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New Post 8/14/2009 2:01 AM
User is offline rudyard
3 posts
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Recharge Model 

Hello,

I'm looking to develop a charging model for a contact centre (i.e. a corporate charge to services who use the corporate contact centre).  This could be a charge by call which I am thinking is likely to include overhead and staffing costs etc.  Services using the contact centre will have different call durations and different volumes of calls.

I just wondered if anyone has any ideas/experience of implementing a similar recharge model and if so how was it calculated?  I am currently thinking that for each service I will need to do the following:

(staffing costs + overhead costs)/staff minutes = cost per minute

then for each service...

average call duration x number of calls= number of minutes

finally...

number of minutes x cost per minute = service recharge

Does this look like a sensible model?!

cheers,

R

 

 
New Post 8/14/2009 8:23 AM
User is offline Adrian M.
764 posts
3rd Level Poster




Re: Recharge Model 

It looks like you have a good baseline for your model.  Now you need to begin to think about exceptions.

Examples:

1. Your formula should probably not assume 100% utilization at all times since then you risk being too busy and not being able to handle calls.  So I would make the formula assume that your staff is only busy 80% of the time and see how many calls you can handle with that.  Then adjust your chargeback per call price to cover 100% of the costs with only 80% of the calls (or some other desired %).

2. The client might ask - what happens when you're too busy and you can't answer my calls?  So you need to put a "warranty" of sorts which says that if we don't answer your call within X amount of time, the clients gets back money or gets credit, etc.

3. You might also consider a hybrid model.  Aka - for a flat fee of Y dollars the client can get Z number of calls (from zero to Z calls it's monthly flat fee) and then you can charge extra for any calls above that.

Hope this helps!

- Adrian


Adrian Marchis
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New Post 9/8/2009 12:46 PM
User is offline Nathan Caswell
6 posts
10th Level Poster


Re: Recharge Model 

R,

General Observations:

I'm assuming both customer and provider are internal, i.e. the 'charge' is based on an internal transfer pricing scheme and that services using the contact center in fact hold their own P&L, so that their the charge backs will have a measurable impact. If this is a new scheme, expect howls and gnashing of teeth from the P&L owners as it comes straight from their current bottom line.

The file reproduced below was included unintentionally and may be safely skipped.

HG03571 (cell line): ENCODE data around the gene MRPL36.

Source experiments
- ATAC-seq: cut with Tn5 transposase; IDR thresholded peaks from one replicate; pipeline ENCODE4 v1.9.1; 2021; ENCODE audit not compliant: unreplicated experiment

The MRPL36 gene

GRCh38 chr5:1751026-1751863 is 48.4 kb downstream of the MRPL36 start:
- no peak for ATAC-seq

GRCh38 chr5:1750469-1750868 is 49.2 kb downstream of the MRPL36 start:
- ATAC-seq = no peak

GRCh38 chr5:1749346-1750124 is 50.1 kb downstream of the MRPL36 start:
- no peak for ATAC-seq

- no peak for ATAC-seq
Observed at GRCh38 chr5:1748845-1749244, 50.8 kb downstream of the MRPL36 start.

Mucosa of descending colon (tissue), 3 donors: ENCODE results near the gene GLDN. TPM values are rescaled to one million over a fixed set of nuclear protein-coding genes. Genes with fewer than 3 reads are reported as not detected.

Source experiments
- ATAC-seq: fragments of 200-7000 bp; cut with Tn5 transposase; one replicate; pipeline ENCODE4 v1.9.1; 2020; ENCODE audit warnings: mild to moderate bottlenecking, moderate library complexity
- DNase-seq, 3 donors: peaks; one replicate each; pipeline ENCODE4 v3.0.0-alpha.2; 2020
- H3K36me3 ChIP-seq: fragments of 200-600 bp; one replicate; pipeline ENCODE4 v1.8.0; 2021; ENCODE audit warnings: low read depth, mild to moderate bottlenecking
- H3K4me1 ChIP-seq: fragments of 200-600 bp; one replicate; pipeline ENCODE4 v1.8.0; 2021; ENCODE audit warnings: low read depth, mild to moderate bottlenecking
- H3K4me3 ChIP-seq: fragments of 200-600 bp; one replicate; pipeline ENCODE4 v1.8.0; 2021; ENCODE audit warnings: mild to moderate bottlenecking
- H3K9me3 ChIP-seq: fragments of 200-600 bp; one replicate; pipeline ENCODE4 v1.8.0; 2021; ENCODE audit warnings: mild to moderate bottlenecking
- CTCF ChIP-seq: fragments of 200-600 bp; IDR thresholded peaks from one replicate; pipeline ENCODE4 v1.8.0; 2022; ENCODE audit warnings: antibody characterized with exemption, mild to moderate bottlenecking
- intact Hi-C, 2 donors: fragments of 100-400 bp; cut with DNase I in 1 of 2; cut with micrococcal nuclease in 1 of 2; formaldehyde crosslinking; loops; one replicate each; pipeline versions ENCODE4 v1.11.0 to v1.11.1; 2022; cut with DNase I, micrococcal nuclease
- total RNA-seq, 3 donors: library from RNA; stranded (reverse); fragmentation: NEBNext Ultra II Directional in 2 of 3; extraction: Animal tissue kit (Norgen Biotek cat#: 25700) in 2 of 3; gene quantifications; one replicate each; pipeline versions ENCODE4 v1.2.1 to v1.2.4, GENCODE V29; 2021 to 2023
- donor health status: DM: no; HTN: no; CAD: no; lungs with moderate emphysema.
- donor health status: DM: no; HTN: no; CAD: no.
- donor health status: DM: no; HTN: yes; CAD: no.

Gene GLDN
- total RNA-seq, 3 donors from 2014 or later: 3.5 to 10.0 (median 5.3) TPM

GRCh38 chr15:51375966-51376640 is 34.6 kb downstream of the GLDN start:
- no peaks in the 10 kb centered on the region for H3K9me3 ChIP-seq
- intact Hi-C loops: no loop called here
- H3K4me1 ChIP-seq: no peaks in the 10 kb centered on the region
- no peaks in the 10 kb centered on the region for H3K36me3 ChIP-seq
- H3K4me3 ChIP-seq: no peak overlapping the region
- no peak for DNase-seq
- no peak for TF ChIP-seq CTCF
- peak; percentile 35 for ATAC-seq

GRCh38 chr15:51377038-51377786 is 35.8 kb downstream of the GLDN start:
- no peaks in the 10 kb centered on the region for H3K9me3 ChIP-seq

As a general rule, internal transfer pricing is notoriously difficult to get right because there is no market. Cost centers without external competition have a tendency to focus on their internal concerns. If they are a corporate resource total capacity and utilization represent corporate resource allocation decisions that don't map well to the price mechanism.

To the point:

If you are well down stream of such considerations, the most sucessful chargeback operations start by providing a built in price advantage over external sources (from corporate contribution) and treat organizational users as they would external customers by competing on quality. That means creating a service agreement with each organizational user covering capacity, call SLA's, and setup and change management.

In the case of a call center the important factors are total capacity, number and mix of customers to average capacity fluctuations, cost of setup and change management for call responses scripts, and cost of management and reporting setup. Specialized training for some subset of the total capacity provides an extra setup and maintenance cost, and extra capacity type to consider. What customers are probably looking for is a stable cost, SLA's up to some defined peak capacity.

Since the customer set is limited, the key cost driver  for the call center is the total capacity. Under or over capacity is a risk the call center isn't in a position ot manage. Using

(staffing costs + overhead costs)/staff minutes = cost per minute

assumes that the call center sets the capacity. This leaves the customers over charged (per minute) and the center underfunded if they have too much staff. Even worse if under staffed because the callers will not be serviced.

The best option is transfering the risk to the customer in the form of a price per capacity. If the customer load is well characterized as to time per call, capacity measured by calls/period may be suitable. This is, however, another risk that the customer should be in the best position to mitigate (through their customer management, script design, etc) so a capacity measured by FTE might be best. This is a fairly common strategy that allows each customer access to the entire current excess capacity, with 'fair share' limits only when the total capacity is exceeded.

Setup, change and consulting services can be split out. The draw here is to pull the experts into the center and then share them "at cost". It is a net win for the customer to eliminate 1 FTE then pay  0.2 FTE of higher skill for the 0.1 FTE of work needed. Either fixed price per job or resource per hour or day can be used depending on the standardization of the particular service.

It's worth noting that that this scheme fits well into the usual enterprise planning cycle where each organization would make it's claim on corporate resources such as call capacity and adjusting overall budgets and capacities to meet the corporate and organization needs and goals. The accounting is just done differently.

 
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